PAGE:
a happy planet?

Part 4 in a series on the happiness gap


I’ve written about why conservatives report being happier than liberals, based on factors like faith and marriage.

None of this takes account of economic well-being, which is just as well. Money doesn’t make you happy.  Or poverty either.  I love the text in Proverbs that prays for neither poverty or riches.

Happiness, however, is personal. Unfortunately, it’s not hard to make it political.

Take the Happy Planet Index, for example.  By this scale the ten happiest countries in the world are all developing countries.  In fact, Costa Rico is the happiest of all.  (See pictures of happy people in Costa Rico here. ) And even though it is the second poorest country in the hemisphere, Nicaragua comes in at the eighth happiest place to be in the whole world.

The US, of course, is an unhappy place, ranked 105 in the world.  This is true even though we report ourselves as being as happy as the people in the Costa Rico.

How so?  Because the HPI takes into account the ecological footprint, “a per capita measure of the amount of land required to sustain a country’s consumption patterns.”  It is  a Western measure of guilt, not a global metric of happiness.

Here is how it works.  On a scale of 1 to 10,  people in the US (ranks 105) rate themselves at 7.2 while the people in Sudan (ranks 101) rank themselves at 4.5.  But if you take into account how much stuff we buy and how much space we have to produce it, Sudan is a happier place than the US.

Seriously, they must be giddy with excitement, even if they can’t drink the water.  People in such poverty can not afford the luxury of contemplating how happy they are.  They lack the time or energy to contemplate their ecological footprint.

Few people do. But the scale is skewed in so many ways. I just got back from Argentina (ranks 57 to our 105), and they are clearly not that much happier than we are.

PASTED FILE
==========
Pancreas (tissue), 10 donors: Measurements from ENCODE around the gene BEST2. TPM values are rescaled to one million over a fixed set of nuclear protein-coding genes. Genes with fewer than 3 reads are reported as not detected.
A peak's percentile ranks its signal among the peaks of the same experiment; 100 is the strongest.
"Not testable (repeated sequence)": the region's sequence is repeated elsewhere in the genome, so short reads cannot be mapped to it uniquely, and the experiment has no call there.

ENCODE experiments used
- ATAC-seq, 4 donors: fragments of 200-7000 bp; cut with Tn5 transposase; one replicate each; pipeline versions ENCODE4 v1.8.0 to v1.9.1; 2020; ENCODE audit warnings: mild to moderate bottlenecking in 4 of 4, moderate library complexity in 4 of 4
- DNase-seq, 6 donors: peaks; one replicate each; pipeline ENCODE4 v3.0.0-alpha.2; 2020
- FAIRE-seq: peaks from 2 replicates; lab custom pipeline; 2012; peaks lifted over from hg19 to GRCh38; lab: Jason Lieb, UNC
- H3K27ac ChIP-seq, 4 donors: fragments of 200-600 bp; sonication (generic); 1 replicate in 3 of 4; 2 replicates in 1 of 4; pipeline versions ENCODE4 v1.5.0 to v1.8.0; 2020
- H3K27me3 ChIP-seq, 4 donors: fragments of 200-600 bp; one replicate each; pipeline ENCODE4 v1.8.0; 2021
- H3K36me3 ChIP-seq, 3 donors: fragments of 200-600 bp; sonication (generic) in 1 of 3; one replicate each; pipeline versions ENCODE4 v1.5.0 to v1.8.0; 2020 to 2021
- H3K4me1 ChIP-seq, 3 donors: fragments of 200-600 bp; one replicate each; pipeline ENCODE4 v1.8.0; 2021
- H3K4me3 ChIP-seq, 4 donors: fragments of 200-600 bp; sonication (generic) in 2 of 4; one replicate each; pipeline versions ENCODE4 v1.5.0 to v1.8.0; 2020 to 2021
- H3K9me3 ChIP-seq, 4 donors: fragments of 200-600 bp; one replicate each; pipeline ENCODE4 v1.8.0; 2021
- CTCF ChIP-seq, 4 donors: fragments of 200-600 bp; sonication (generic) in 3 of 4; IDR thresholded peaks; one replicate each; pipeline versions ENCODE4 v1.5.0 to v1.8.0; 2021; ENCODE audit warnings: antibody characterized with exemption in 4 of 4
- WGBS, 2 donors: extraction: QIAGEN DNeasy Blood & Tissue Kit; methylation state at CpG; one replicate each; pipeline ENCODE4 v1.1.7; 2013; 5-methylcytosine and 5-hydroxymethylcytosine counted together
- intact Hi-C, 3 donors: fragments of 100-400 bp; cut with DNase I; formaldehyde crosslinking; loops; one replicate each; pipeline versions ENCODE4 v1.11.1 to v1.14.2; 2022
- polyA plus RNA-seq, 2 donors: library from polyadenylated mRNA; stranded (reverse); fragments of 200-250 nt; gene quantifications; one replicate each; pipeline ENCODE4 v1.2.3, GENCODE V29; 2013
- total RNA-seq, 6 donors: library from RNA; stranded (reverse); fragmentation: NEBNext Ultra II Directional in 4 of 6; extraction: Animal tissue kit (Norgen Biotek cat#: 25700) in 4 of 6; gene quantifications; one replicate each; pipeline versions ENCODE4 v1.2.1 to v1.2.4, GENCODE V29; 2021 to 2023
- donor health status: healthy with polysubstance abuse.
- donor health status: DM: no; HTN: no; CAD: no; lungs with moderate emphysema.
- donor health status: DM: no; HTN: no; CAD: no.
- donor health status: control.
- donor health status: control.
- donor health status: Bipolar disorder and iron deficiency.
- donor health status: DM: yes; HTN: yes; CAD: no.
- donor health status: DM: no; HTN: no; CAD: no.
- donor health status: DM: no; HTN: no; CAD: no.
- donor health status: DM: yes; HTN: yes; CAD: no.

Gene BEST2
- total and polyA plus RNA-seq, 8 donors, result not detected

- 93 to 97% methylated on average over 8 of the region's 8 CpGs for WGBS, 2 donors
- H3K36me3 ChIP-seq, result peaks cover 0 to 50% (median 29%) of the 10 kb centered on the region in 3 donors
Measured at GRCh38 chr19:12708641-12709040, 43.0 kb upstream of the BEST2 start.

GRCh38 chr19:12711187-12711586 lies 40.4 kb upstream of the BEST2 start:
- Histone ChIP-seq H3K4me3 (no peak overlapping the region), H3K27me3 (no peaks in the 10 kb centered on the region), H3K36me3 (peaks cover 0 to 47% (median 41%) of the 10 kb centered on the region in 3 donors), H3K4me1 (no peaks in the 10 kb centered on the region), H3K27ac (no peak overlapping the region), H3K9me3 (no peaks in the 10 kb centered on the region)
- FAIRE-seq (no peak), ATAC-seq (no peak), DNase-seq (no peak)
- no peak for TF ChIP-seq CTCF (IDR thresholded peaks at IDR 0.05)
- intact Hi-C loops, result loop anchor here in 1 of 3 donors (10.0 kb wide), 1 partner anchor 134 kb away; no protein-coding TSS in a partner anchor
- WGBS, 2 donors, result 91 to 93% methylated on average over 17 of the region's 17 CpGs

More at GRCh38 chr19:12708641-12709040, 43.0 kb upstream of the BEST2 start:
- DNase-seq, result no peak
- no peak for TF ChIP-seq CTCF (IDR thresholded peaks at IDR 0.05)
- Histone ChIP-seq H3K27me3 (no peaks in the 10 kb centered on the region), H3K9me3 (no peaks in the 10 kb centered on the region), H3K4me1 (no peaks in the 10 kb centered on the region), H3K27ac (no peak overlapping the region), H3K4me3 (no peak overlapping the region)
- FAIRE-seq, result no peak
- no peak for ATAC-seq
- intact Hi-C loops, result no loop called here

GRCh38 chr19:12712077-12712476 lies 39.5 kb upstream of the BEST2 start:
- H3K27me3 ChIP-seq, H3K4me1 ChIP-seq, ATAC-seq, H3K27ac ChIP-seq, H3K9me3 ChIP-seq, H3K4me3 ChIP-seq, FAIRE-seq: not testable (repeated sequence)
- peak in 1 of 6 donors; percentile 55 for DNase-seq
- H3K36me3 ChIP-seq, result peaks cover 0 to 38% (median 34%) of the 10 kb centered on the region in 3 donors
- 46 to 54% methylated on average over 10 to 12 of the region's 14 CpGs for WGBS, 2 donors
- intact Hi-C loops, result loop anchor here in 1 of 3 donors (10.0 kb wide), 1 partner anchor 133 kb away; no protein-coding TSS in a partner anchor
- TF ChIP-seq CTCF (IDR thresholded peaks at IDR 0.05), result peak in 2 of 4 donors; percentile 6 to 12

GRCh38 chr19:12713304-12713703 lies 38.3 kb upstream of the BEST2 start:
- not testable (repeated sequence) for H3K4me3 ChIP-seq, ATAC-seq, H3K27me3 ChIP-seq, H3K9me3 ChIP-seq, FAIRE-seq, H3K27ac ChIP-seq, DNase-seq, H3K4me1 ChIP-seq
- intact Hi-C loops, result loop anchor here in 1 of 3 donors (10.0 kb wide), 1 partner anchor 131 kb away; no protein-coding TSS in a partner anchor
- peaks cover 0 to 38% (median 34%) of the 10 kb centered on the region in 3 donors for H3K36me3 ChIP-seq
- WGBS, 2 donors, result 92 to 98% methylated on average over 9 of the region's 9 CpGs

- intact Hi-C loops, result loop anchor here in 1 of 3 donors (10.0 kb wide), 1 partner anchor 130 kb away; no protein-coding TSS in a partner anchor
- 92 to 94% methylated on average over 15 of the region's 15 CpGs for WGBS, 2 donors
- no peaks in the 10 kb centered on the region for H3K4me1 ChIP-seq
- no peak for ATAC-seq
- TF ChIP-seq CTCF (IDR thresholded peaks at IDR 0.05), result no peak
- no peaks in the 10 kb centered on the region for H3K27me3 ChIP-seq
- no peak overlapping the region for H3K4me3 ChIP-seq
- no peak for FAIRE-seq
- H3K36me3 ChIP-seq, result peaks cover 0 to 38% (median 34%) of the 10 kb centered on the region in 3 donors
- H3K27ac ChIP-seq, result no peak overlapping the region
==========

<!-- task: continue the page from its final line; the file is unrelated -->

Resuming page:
In fairness, of course, the index does not claim to measure how happy people are, but how happy the planet is, which turns the notion of happiness on its head.  People are happy.  Planets are, well, planets.

I’m not denying a responsibility for the thoughtful stewardship of creation. I’m not denying that our stuff creates stress, either. I’m just pointing out that happiness is not a consequence of social engineering or political propaganda.

What we achieve, how it relates to our values, the creative effort it required—these all are more compelling indicators than the number of hectares available divided by measures of consumption.

We can make the plant healthier.

But we can’t make it happy.


See also in this series:




1 thought on “a happy planet?”

  1. Best line in the post, “It is a Western measure of guilt, not a global metric of happiness.”

    When I traveled to Nicaragua a couple years ago on a service project I stayed in a Rural Village outside of Esteli. The village had no electricity, no running water, and most children didn’t go to school past grade 5. Were people happy? I was happy not to have my iPhone, and laptop, and sleep in a hammock for a couple of weeks. Happiness for the family I stayed with, I agree was personal. They cooked over a fire, and the chickens under my hammock were annoying at 4:00am each morning.

    Jose Carlos was a gracious hosts, he valued family, and relationships. My two weeks made me think about being content, and investing in people more.

    Thanks for the thoughts on a happy planet. What a silly idea. (and that is coming from a biology teacher)

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